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Sunday, Apr. 20, 2014

Time to clean up

Wednesday, October 16, 2002

Residents encouraged to make a difference

SIKESTON - A self-described "big guy," Gary Warner often gets the job of loading and emptying trucks during Sikeston's Communitywide Clean-up. But it was "a little lady" who made him realize last year just how much good he and the other volunteers do.

He recalled he and another volunteer were sent to a Sikeston address where they were greeted by an elderly woman using a walker. Her task for the clean-up day, she explained, was a limb which extended from a tree in her yard, over the drive-way next door. She worried the limb was a problem for her neighbor.

The men trimmed the limb and Warner loaded it in their truck. The woman watched them, obviously grateful for their efforts. "You would have thought we had given her the keys to the Kingdom," marveled Warner.

It was a special moment, but just one of several volunteers say they experience when they join in the Clean-up Day activities.

"It is a real opportunity to give something back to the community," said Warner about participation. "Anytime we as citizens can make Sikeston a better place to live, we need to get on board and do it enthusiastically."

Warner is talking up participation, telling his customers, friends, church members and others about the day-long clean-up effort.

Leading the effort to spread the word is Larry Braden, who is chairing the Communitywide Clean-up Day coordinated by the United Methodist Men's group and the Sikeston Area Chamber of Commerce. The event is in conjunction with the nationwide Make-A-Difference Day.

Last year 61 volunteers, including Braden and Warner, filled 122 requests for clean-up in the community. This year Braden estimates at least 100 volunteers are needed.

Information about the clean-up is being sent to local churches and civic groups, urging members to volunteer. Also the Sikeston Public Schools, which has inaugurated a Service Learning program for students in 9-12 grades, is encouraging students to show civic responsibility by joining in the effort to clean-up their hometown.

A "Spirit Award Competition" sponsored by the Chamber seeks to create some friendly competition among local church youth groups and will award a plaque to the group with the most participating volunteers.

"We hope to get the youth of the community really involved," said Braden. "It gives them a sense of responsibility for their community. They can understand a little better of how the rest of the community lives, meet other people and interact with adults."

Registration is at 8:30 a.m. Oct. 26 the staging area at Compress Road and North Street. Clean-up times are scheduled from 9 a.m. to noon and from 1 to 3 p.m. Braden said by setting two different shifts, he hopes those who might not be able to give a full-day of volunteering will join them for part of the day.

Also he is collecting clean-up projects from residents in need of their help. Individuals with clean-up projects are asked to fill out a permission form and return it to the Chamber by Oct. 24.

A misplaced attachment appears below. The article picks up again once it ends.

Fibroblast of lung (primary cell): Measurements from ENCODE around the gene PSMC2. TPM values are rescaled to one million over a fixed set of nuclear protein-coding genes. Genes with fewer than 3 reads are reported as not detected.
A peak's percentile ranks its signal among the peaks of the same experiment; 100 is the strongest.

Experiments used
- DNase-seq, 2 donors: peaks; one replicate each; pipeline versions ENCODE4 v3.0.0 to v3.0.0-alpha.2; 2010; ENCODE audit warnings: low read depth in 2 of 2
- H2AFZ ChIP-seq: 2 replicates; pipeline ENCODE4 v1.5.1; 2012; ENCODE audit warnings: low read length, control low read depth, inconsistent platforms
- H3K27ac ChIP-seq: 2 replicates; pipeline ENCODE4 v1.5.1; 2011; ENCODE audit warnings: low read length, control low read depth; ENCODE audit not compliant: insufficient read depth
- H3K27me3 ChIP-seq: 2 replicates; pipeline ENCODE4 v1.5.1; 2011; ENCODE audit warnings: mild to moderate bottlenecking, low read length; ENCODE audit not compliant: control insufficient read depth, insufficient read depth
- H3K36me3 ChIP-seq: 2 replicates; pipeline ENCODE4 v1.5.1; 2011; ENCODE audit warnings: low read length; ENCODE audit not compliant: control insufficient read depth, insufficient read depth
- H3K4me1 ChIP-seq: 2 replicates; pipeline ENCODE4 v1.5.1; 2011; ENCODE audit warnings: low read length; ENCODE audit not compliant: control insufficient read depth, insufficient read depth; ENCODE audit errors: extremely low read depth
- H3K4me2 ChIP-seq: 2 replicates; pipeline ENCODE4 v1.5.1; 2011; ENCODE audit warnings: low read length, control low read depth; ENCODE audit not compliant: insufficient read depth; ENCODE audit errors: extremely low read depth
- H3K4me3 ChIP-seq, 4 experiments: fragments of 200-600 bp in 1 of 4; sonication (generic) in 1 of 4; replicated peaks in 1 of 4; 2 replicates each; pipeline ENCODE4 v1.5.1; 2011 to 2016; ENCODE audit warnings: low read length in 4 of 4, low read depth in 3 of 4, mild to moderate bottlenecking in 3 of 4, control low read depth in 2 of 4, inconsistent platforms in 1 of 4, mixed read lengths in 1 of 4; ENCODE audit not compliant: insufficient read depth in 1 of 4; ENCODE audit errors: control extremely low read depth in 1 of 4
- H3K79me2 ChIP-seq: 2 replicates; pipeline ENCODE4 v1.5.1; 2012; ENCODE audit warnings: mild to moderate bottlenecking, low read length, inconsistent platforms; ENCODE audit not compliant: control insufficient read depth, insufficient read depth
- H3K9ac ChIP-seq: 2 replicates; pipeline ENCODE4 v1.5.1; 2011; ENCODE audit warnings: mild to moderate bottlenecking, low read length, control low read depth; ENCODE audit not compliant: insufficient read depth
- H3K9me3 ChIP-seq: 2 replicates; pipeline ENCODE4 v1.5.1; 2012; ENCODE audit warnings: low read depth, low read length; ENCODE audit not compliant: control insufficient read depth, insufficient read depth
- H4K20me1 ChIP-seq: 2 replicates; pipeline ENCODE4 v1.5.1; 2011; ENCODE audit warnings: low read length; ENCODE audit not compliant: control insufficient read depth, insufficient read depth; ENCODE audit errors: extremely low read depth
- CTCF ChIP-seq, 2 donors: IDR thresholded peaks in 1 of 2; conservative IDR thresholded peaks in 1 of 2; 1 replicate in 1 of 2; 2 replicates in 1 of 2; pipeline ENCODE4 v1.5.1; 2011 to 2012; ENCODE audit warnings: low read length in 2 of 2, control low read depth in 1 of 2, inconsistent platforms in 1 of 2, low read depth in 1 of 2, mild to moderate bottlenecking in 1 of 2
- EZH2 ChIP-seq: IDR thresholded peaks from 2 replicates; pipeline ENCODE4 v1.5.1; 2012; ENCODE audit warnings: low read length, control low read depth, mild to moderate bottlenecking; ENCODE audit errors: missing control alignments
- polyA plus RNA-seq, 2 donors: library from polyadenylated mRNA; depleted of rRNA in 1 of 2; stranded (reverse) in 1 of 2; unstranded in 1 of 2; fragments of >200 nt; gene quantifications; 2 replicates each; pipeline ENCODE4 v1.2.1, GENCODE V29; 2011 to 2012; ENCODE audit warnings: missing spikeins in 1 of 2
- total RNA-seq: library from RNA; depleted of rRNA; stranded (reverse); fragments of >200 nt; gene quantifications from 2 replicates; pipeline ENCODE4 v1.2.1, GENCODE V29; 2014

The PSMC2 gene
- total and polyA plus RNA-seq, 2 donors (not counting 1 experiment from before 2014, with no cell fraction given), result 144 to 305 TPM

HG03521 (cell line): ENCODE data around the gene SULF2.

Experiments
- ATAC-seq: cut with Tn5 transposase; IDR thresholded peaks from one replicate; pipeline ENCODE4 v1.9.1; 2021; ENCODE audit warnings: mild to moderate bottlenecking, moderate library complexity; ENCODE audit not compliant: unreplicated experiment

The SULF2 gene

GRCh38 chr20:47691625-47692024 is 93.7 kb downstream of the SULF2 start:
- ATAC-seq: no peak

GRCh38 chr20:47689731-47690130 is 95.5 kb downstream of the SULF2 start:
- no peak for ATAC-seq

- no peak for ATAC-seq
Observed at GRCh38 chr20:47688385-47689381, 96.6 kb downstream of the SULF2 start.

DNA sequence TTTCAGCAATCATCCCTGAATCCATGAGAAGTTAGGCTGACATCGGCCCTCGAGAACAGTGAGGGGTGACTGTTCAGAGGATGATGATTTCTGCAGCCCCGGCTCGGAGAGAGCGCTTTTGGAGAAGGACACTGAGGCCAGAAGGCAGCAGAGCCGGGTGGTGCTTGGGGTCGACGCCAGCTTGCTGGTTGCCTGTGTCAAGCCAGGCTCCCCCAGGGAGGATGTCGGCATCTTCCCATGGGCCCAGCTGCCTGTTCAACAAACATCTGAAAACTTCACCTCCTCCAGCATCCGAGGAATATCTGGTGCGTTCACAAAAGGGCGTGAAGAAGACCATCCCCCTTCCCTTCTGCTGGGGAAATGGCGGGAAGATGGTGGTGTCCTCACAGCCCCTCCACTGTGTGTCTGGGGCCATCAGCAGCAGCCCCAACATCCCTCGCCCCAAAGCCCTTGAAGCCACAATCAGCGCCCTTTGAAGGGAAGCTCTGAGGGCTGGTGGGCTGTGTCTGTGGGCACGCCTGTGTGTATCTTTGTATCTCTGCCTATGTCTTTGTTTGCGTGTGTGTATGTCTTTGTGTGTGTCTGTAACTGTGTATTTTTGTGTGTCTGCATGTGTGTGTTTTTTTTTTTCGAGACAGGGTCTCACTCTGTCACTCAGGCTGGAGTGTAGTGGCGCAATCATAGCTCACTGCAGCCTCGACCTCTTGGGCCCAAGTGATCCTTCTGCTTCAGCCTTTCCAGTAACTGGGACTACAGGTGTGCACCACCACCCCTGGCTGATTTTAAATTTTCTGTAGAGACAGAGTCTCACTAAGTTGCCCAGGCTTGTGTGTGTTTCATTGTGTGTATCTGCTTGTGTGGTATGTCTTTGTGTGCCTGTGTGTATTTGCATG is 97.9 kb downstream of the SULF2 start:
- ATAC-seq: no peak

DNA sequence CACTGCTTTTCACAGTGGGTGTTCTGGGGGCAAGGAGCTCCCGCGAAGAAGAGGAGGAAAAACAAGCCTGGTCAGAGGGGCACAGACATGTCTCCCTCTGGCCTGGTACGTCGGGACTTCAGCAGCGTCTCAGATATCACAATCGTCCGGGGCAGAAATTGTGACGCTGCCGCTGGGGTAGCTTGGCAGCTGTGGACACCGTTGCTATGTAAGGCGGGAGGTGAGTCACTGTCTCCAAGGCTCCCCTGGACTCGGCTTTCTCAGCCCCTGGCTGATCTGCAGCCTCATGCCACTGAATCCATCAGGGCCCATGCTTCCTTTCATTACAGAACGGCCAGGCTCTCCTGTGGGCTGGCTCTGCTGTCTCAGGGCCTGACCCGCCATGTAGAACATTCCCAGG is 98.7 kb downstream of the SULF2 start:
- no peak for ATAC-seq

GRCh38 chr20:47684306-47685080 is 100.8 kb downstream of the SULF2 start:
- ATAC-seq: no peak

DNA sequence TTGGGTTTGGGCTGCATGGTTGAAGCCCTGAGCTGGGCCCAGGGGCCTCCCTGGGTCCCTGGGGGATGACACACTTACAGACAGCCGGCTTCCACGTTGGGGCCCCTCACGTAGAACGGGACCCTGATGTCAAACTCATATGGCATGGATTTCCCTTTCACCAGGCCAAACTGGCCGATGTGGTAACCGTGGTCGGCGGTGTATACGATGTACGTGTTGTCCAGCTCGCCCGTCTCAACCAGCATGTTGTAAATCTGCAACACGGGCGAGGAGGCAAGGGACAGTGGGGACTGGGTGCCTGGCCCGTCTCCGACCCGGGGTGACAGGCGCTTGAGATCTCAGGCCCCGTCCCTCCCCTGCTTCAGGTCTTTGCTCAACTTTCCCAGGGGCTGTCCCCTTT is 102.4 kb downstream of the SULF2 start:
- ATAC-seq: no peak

On Oct. 26, volunteers will be provided with projects and addresses. Braden encourages volunteers to bring along tools such as shovels, rakes and hoes. "You should have some gloves with you and if the weather is warm, bring a hat and some sunblock. We don't talk about rain because that hasn't happened," he said.

Also pickup trucks and trailers are needed to take things to the Sikeston Compost Site, which will be open throughout the day.

At the end of the day, volunteers will find they have not only made a difference in their community but in their lives, Braden said. "When you see the results of what you do and who you are doing it for - the elderly, the handicapped, someone who doesn't have the abilities to do a project - that is big satisfaction. Also it helps to cement community relations among the people."

Warner agreed. "The first year I worked I was standing out at the dump helping to unload trucks. At one time I looked up and there was sweat pouring off everyone, it was near the end of the day and we were all tired. But here were people from several churches, all corners of the city and we were all working within a 10-foot space of each other. It was a real coming together. It was pretty neat."

When: Oct. 26. Registration is at 8:30 a.m. at the staging area at Compress Road and North Street. Volunteers can participate in clean-up details from 9 a.m. to noon, from 1 to 3 p.m. or both times.

Who: Volunteers are needed. Individuals or organizations can take part and are encouraged to fill out a registration form. Church youth groups participating can compete for a "Spirit Award" given to the group with the most volunteers. The form is in today's paper.

What: Residents can request projects for volunteers to complete during the day. All requests will be reviewed and signed permission must be given for the volunteers to compete the task.

What participants will need: Trucks and trailers are needed for hauling away debris. Hoes, rakes, shovels, gloves are also recommended.